Cobb said that he also suffers from a condition called turf toe and that he cannot walk without limping if he does not wear proper shoes. He also said that he has pain management issues and has trouble sleeping during the night.

“I see Marvin at least once a year. Beside the normal physical tolls that you have as you get older, Marvin walks much stiffer than normal because of his broken neck,” said Tony Davis, a former teammate of Cobb on the Cincinnati Bengals. “His mind appears to still be sharp and his memory pretty well intact.”

Cobb claims he joined the suit not only because of the injuries he sustained but also because he wants to support other players who are in far worse condition.

His younger brother, who is also a physician, said he believes he knows why Cobb has fared better than other retired football players, and it is not just because of a shorter NFL career. “Marvin was always one who took a fair number of supplements; not only vitamins & minerals, but things like Omega 3 fish oil and other nutrients,” Marcus Cobb explained in an e-mail exchange. “I used to tease him about taking so many supplement pills, but now I believe this helped preserve his cognitive function quite well compared to what might have occurred without the supplements.”

Marvin Cobb also said that now he has realized through increased knowledge and research that helmets only protect the skull and cannot protect the brain against concussions. Indeed there is research available that claims the main purpose of helmets is to protect the skull from fracture and this does not necessarily mean the brain will be protected from trauma. The Michigan Live website published an article on Oct. 10, 2012 titled “Concussions hit home: Helmets offer limited protection against brain trauma”. In the article author Julie Mack quoted Dr. Jeffrey Kutcher, a neurologist and director of the University of Michigan’s Michigan NeuroSport program. “What helmets do not do well is slow down the contents of the skull when the head is struck or moves suddenly,” Kutcher said in a 2011 congressional hearing. “There is no data in the published medical literature that shows any particular helmet being better than any other at preventing sports concussions.”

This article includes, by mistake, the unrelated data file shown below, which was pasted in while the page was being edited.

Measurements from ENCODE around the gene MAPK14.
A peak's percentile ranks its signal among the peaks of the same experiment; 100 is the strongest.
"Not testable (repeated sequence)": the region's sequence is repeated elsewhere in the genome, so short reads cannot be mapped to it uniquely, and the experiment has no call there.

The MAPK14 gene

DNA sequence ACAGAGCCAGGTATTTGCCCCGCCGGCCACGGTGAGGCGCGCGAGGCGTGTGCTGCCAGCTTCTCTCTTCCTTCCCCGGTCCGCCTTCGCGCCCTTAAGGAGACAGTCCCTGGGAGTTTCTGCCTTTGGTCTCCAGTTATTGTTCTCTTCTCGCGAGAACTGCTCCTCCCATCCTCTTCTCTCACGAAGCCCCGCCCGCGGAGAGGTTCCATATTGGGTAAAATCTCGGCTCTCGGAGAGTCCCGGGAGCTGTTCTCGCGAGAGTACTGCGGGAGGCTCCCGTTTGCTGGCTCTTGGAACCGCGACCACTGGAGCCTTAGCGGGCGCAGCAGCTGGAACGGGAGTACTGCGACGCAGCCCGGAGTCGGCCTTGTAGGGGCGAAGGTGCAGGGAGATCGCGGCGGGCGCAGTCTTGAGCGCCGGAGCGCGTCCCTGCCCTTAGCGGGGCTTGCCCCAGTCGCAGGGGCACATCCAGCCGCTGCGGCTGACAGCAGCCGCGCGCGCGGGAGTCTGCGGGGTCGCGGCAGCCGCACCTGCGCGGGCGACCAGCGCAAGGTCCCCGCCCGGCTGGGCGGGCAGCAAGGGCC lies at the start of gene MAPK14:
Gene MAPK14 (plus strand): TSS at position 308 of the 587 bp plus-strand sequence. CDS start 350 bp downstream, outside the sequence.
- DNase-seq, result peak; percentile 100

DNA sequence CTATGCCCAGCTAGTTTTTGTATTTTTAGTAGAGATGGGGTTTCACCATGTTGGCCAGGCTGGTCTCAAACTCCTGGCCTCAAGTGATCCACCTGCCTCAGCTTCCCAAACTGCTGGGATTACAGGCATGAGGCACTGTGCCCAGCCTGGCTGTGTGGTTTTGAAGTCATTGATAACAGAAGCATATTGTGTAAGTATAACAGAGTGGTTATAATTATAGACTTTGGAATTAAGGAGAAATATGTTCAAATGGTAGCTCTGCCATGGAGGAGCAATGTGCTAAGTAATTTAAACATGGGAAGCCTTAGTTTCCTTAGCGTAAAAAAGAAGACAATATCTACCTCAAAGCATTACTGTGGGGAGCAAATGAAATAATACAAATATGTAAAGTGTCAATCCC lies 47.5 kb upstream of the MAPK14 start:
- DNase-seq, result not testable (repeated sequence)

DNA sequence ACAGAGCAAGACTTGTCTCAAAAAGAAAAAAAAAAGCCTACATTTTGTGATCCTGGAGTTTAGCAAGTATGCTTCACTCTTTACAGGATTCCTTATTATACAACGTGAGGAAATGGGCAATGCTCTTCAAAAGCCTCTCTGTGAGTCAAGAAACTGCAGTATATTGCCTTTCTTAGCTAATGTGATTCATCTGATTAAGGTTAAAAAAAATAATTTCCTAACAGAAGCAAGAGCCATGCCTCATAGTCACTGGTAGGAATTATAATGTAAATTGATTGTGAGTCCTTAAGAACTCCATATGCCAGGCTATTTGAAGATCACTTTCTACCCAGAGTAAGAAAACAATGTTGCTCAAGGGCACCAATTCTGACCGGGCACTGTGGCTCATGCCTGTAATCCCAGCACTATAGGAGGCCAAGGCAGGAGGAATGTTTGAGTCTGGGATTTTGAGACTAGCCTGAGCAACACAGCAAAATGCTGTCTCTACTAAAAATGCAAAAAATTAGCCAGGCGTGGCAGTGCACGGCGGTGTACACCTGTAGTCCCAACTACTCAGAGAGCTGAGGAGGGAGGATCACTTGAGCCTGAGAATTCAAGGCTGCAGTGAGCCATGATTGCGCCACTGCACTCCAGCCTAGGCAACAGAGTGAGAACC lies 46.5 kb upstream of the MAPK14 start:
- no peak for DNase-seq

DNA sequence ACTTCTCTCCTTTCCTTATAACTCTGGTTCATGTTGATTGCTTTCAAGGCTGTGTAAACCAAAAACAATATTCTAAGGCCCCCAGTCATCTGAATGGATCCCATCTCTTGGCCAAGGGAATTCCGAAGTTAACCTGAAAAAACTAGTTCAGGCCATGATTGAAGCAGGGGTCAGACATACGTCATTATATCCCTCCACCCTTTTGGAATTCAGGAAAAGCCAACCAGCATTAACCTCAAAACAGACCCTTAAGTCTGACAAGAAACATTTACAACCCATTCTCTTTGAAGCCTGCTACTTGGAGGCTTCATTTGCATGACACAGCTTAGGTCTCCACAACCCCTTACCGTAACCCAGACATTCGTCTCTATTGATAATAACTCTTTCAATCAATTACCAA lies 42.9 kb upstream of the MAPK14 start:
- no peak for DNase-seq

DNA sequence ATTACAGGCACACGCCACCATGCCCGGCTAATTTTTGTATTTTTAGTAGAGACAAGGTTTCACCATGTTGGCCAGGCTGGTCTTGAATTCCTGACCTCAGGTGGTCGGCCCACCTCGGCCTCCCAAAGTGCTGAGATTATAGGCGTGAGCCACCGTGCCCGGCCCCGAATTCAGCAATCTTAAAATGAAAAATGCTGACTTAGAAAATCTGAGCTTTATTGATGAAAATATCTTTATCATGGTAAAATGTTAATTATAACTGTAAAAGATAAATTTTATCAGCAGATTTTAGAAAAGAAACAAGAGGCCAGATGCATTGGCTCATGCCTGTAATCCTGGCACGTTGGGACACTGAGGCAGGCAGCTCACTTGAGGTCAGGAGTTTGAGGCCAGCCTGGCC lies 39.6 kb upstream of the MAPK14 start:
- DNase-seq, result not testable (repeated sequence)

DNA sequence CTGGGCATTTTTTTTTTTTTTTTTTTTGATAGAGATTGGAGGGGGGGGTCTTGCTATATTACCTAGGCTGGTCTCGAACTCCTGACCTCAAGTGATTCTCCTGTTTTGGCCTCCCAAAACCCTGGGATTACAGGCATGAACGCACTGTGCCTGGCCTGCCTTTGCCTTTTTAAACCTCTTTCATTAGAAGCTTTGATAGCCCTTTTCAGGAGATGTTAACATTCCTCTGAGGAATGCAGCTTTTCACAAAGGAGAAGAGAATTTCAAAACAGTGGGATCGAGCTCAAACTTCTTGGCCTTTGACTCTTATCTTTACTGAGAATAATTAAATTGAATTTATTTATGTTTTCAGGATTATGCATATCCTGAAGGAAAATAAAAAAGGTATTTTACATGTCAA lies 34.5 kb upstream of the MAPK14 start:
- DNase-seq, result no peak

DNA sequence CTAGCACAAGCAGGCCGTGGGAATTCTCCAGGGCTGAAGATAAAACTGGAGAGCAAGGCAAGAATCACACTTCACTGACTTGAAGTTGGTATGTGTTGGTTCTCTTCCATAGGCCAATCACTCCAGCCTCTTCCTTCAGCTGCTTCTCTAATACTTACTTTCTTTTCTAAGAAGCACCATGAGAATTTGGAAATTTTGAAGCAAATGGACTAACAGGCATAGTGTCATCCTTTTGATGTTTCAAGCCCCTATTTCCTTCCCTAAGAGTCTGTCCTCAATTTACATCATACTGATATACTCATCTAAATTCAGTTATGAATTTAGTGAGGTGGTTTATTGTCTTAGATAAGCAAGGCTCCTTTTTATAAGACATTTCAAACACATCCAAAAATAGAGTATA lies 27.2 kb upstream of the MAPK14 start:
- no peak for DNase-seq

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Cobb has tried to work with retired players. (Photo courtesy of Dave Pear)

Cobb said that this was new news to him. “All of a sudden everything started becoming clear and I was like oh my gosh, oh my gosh. My brain can’t be protected by any helmet, oh dang,” he said. “ That makes it altogether different when the coach was telling me how to tackle a man. ‘Put your face in his numbers Marvin, put your face in his numbers’. First thing that makes contact is my head. That’s how I learned to tackle, that’s how I did it all my career.”

Cobb, along with Bob Grant, a 66-year-old former NFL player living in Los Angeles, arranged a retired football player’s summit in 2010 to unite retired football players and help them fight for their pension rights and discuss issues facing football players after retirement. Two experts on brain injury from football also spoke to the retired players.

Grant recruited Cobb to the cause and he explained his choice. “I (asked) Marvin because of his reputation as an organizer and because of the respect he has among players,” Grant said in a phone interview.

And Cobb, who now lives in Cincinnati, said he believes that it is time to change the rules and the culture of the game.

“No parent in their right minds, is going to let their kid put a football helmet on if they understand how that works,” he said. “Especially if they are teaching head first contact.”

When asked if he believed the sport could survive if the culture and the rules of the game are changed, Cobb replied, “I hope so, I hope so.”

One Response to “Marvin Cobb: Change Football’s Rules and Culture”

  1. To Mr. Marvin cobb;

    I was just sending you an email to see if you still sign your sports cards by any chance
    I have just a few which are not in the best of shape since being handled a lot and shown to others.
    If you still do sign your cards could you please email me back to let me know where to send them?

    Thanks again for your time and reply
    Richard valentine